I have always been a great fan of non-realistic portraits. I enjoy viewing non-realistic portraits because I personally believe that in that way, the artist lets his creativity shine, and in a way, the painting he creates expresses his thoughts and ideas about the person illustrated. Thus the artist does not depict a person realistically, but he paints his feelings, thoughts and beliefs.
I was very excited when I read that works of Egon Schiele, one of my favorite artists that focused more on portrait paintings, were exhibited in Courtauld Gallery in London. Born in Vienna, Egon Schiele was a leading avant-garde artist in the early 1900s, the years around the First World War. During his short but very productive life, Egon Schiele managed to create a great collection of portraits (including self portraits) that were consider to be provocative, controversial but most importantly, some of the most radical depictions of the human figure in the 20th century.
This is the first time that original works of Egon Schiele were exhibited as a single collection in the United Kingdom and I felt very special to be a part of that. The exhibition was small, and included a small collection of his drawings and watercolour works. I wish I could see some of his oil paintings that illustrate his unique technique and skill, but I was surprised by how much detail he successfully created using humble materials such as pencil, chalk and watercolours.
The exhibition was divided in two small rooms. The first room included his famous self-portraits where the second room was focusing more on his collection of female figures, his ‘nudes’.
What I find extraordinary about Schiele is the way he planned, understood and then created his self-portraits. The artist used a number of different mirrors and techniques in order to observe the increasingly extreme poses he adopted. In a way, todays ‘selfies’ could be considered to be a modernised version of Schiele’s technique of looking at his bod and understanding his own anatomical structure. He was fascinated by the human figure and the different forms he could create with his own body as well as the angles and shapes that his figure could take. He sacrificed anatomical accuracy for the sake of his paintings; he distorted body figures by elongating the back of a figure, cropping the figures legs or arms, making their heads smaller or larger, based on the feeling he wanted to portray. In a way, he would treat the human figure as a blank canvas; he would choose to shape it based on the message he wanted to convey, his ideas and feelings and not on the traditional anatomical structure of the human form.
The second room includes a small collection of his famous nudes. The portraits created are again non-realistic and the figures are distorted in the same way as his self-portraits. . The theme of his paintings though is not the distortion of the human figure, but the female sexuality and how that can be illustrated through a painting. For his portraits, Egon Schiele painted some of his family members; his wife but he also used random women as well as a lot of prostitutes. The images exhibited were very bold and sexual. In his nude paintings, he draws in detail some of his models private body parts making his works raw, fleshy and unflinching. Some characterise his work as too disturbing and sometimes grotesque. Too erotic, too radical, too offensive, too controversial, but as the artist thought, sex is beautiful and the nude body is poetic.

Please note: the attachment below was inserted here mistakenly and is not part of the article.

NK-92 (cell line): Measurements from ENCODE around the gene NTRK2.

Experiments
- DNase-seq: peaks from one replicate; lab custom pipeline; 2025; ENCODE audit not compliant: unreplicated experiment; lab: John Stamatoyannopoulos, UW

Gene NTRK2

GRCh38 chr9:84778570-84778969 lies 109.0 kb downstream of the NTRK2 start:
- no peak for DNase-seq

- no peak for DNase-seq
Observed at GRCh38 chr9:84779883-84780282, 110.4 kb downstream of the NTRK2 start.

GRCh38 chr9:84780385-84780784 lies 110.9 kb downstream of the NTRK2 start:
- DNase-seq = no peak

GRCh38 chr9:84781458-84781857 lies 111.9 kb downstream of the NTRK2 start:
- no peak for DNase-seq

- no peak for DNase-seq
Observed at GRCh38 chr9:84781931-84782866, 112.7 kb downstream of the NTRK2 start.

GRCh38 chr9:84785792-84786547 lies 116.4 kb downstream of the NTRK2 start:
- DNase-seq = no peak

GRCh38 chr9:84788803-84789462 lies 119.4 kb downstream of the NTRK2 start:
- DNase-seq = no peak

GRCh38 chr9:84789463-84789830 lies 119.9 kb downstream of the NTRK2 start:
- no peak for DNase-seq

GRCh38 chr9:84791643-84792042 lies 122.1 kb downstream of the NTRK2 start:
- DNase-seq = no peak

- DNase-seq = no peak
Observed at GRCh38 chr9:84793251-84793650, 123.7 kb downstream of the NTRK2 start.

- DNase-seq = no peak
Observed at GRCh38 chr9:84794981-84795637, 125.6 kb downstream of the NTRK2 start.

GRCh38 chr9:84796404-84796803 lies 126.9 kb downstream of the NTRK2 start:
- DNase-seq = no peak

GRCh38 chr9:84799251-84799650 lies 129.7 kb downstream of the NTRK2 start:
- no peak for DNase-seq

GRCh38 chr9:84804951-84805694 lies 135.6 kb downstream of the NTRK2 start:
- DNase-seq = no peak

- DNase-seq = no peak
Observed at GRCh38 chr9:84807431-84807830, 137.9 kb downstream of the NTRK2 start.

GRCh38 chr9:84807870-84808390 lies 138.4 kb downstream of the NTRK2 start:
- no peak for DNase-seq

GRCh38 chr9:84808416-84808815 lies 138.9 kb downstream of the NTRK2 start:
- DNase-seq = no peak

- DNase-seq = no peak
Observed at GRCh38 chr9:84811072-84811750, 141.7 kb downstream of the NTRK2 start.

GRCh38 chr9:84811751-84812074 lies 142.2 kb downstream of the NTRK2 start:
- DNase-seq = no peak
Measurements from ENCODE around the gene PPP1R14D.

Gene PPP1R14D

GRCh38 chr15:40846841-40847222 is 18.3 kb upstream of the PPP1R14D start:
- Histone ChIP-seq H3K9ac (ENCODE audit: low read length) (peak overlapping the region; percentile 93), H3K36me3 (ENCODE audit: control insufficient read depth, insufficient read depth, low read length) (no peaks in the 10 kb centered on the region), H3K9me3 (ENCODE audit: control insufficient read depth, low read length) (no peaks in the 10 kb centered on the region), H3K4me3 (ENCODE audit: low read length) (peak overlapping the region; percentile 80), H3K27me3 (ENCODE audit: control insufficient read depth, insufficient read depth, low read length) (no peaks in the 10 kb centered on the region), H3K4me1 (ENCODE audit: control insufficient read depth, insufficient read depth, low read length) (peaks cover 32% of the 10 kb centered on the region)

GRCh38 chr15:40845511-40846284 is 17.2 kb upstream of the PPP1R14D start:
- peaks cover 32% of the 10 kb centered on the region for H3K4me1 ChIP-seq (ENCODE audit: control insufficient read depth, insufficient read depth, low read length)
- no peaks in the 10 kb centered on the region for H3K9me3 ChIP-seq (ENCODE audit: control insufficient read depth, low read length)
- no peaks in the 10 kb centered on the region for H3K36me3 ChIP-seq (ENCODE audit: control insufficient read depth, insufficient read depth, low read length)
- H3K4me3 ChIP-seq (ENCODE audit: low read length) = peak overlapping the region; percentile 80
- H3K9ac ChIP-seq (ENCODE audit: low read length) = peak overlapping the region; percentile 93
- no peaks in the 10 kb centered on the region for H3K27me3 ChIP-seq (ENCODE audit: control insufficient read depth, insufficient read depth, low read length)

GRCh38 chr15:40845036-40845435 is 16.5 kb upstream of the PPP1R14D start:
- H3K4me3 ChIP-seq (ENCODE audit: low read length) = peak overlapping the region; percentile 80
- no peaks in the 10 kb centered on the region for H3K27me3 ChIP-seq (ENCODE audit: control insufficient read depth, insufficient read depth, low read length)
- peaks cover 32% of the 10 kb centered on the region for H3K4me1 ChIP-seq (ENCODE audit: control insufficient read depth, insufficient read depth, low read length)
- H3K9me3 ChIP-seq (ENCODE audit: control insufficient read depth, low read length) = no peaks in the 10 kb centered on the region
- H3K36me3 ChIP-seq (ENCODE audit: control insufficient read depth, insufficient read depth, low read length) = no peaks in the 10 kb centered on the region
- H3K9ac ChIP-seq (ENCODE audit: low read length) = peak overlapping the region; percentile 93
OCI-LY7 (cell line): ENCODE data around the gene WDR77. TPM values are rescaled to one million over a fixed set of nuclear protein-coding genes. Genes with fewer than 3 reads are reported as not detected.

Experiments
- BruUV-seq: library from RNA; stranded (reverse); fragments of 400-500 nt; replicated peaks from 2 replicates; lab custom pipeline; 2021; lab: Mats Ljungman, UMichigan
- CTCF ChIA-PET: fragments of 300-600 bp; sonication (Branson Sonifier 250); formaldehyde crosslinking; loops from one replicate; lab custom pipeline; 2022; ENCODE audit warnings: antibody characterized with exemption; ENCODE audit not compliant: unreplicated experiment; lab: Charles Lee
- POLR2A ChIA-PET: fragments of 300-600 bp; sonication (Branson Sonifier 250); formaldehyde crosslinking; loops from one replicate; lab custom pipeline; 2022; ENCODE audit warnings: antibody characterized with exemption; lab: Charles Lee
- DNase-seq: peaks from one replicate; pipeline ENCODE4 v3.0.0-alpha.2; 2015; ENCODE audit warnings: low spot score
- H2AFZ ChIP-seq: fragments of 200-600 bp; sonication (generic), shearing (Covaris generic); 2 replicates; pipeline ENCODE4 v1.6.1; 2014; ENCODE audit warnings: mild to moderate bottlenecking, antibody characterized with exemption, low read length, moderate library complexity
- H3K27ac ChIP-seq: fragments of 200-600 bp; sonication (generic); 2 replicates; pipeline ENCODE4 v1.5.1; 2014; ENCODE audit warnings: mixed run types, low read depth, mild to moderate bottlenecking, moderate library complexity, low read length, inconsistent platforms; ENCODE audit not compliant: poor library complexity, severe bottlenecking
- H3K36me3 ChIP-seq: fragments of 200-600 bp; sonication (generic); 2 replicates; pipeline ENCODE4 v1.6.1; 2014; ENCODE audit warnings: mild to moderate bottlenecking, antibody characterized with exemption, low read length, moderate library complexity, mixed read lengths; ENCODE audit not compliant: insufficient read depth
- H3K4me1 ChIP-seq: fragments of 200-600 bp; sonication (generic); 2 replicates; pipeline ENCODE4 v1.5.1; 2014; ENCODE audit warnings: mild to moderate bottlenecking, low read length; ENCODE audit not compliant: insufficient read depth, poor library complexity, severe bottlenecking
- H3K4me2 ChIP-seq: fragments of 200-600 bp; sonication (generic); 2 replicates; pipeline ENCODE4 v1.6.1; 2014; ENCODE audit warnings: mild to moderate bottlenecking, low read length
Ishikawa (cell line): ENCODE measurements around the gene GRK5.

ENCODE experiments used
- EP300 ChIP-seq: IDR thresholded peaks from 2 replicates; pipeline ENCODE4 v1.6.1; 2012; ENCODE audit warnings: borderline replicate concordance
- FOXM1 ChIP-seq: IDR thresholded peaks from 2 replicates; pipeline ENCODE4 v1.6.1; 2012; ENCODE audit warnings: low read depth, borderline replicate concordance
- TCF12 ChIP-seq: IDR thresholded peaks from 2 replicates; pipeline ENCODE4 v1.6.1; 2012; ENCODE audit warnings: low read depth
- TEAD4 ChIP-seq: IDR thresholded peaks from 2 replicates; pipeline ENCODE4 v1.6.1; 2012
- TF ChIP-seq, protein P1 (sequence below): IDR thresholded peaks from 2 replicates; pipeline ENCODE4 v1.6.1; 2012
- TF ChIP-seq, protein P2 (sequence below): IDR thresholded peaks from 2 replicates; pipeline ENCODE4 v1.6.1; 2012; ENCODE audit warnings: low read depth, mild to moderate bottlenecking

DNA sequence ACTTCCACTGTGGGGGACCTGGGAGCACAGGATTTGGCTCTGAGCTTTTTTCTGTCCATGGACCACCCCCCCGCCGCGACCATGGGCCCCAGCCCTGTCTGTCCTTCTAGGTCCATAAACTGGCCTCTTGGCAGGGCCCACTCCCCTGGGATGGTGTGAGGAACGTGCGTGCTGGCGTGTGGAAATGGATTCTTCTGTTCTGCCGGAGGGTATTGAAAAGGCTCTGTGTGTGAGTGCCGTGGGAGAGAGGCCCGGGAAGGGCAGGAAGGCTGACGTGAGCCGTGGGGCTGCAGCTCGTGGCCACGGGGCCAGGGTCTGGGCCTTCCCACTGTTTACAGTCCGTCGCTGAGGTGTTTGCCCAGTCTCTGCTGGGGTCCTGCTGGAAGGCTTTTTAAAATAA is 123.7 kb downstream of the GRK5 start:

Walking inside the exhibition space, I could not help but notice the way people moved inside the space, and viewed the art works presented. The nude paintings were the ones that people seemed to enjoy the most, and spent more time in front of. More specifically, people seemed to pay more attention to the most sexual and erotic paintings, the ones that showed the female genitals in detail. I wondered why was that? I tried to monitor their moves and understand them. I saw young girls moving close to the paintings, talking quietly and laughing with each other. I saw older people turning their heads from one side to the other, looking at each other and communicating through their eyes. Were they disturbed by the raw imagery, or were they simply intrigued? I could never know, but what is certain is that the raw nudity and sexuality is something that is always going to be disturbing, controversial and create conversations.
I personally was impressed by Schiele’s astonishing technique and use of materials. The artist managed to use humble materials such as pencil, charcoal and watercolours and create such bold lines and figures. His use of colours gives his figures a fuller shape, balances his shading and makes the bodies come alive. I also enjoyed the fact that Schiele has no context in his drawings. He simply places his bodies inside his frame, with no justification for being there. He does not place the figures proportionately inside the frame, in most cases the figures ‘don’t fit’ inside the frame and different body parts (head, legs, arms) seem to be left out of the picture.
Going against the norm, distorting his figures, using grotesque bodies, provocative and sexual imagery are only a few things that Egon Schiele managed to do through his work. This unique way of perceiving and creating art is what draws me to Schiele’s work and what in my opinion makes him one of the most important and unique artists that ever existed.
Here is some information for the Exhibition:
Courtauld Gallery, Somerset House
Strand, London, WC2R 0RN
The exhibition will be available until the 18th of January, 2015
Daily 10am – 6mp (Last admission 5.30pm)
Tickets from £5 – £8.50 (Free for Friends)
I would love to read your comments below!
Thank you for reading,